The jet stream is still too far south, but tomatoes were ready to be pricked out today, and now sit on my windowsill in the conservatory. Three varieties. More about those next time.

My new dog, Daisy, has really settled in and is determined to help by making sawdust of any stick I’ll throw for her. Here she is after an exhausting game of ball. She’s going to be my very own Nigel, for those who watch Gardeners World. She follows me around as I get on with work out there, and seems to love watching what I’m doing. Or chewing up wood, or watching next door’s chickens through the fence.

Daisy

Daisy

Anticipating Daisy

Daisy - soon to be part of the family.

Daisy – soon to be part of the family.

We’ve built a hasty, temporary fence around the patio. Daisy will not be allowed to come home unless we can show a safe ‘turning out’ area for her. We managed, just, to get it up before the snow. The RSPCA volunteer home inspector was meant to phone us by today, but we’re still waiting. It’s frustrating as we want to get her home, but understandable that there may be delays caused by this unprecedented snowfall. We seem to have had it quite bad compared to our immediate neighbour towns and counties, but not as bad a Scotland and Wales, so I guess we should be grateful we have power and heat and can get to the shops.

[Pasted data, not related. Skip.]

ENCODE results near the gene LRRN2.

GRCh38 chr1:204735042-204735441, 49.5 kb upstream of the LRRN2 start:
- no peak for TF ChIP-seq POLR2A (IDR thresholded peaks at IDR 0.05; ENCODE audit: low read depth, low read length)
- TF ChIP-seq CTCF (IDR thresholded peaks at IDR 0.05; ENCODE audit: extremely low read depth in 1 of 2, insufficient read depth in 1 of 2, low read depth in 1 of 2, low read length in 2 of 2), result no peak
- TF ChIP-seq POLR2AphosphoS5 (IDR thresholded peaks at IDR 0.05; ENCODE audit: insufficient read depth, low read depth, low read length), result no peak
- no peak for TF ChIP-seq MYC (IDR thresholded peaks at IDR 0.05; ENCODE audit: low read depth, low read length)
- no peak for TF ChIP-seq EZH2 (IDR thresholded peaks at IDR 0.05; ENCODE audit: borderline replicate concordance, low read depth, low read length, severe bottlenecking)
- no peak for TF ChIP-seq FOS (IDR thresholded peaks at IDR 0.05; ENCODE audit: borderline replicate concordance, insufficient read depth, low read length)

It’s the heaviest snow I’ve ever seen, and the meteorologists are calling it the coldest March in fifty years. Seeds will have to sit and wait in the greenhouse for the return of spring, as I’m not going to waste fuel heating them. As we don’t know what’s coming next, there seems little point in trying to rush things. I will for now concentrate on finishing the decorating in the conservatory. The woodwork had been badly neglected and terribly painted so I’ve stripped it back and it’s almost ready for repainting. I’ve had to dig away at old paint as the opening lights above the windows had been painted shut. They are now out of their frames so I can sand inside the architrave and free them up for future use. Not exactly fun jobs, but once done will look so much better and the windows will be usable again.

Houseplants are starting to grow as the light levels rise, so I’ve started feeding them again. I’ve also bought a small fatsia japonica, which is a plant I have known all my life. My dad had a small one, once. Of course it grew and grew. I was raised in a bakery, and my dad only had a small backyard in which to satisfy his passion for growing things. He moved the fatsia outside, gradually putting it in larger pots. It was nicknamed Billy. Eventually, Billy flowered and produced seed. My dad germinated the seeds and he propagated it by cuttings. One of them went with him when he and mum moved house after I was married. It was called ‘Son Of Billy’ and still grows in my parent’s garden today, and they’re now in their eighties and I have a grandson. I had a ‘Son Of Billy’, too for ten years in one of my previous homes, but couldn’t bring it with me as it was a mature shrub in the garden, and I hadn’t managed to get a cutting to strike.

Now I have my ‘forever’ home I decided I want a Billy around the place again. He’s in the conservatory until ehem, ‘summer’. He’ll then go on the patio, come in next winter and then, weather permitting, next year, he should be strong enough to survive outside planted in the garden.

Do you have a memory of a particular plant?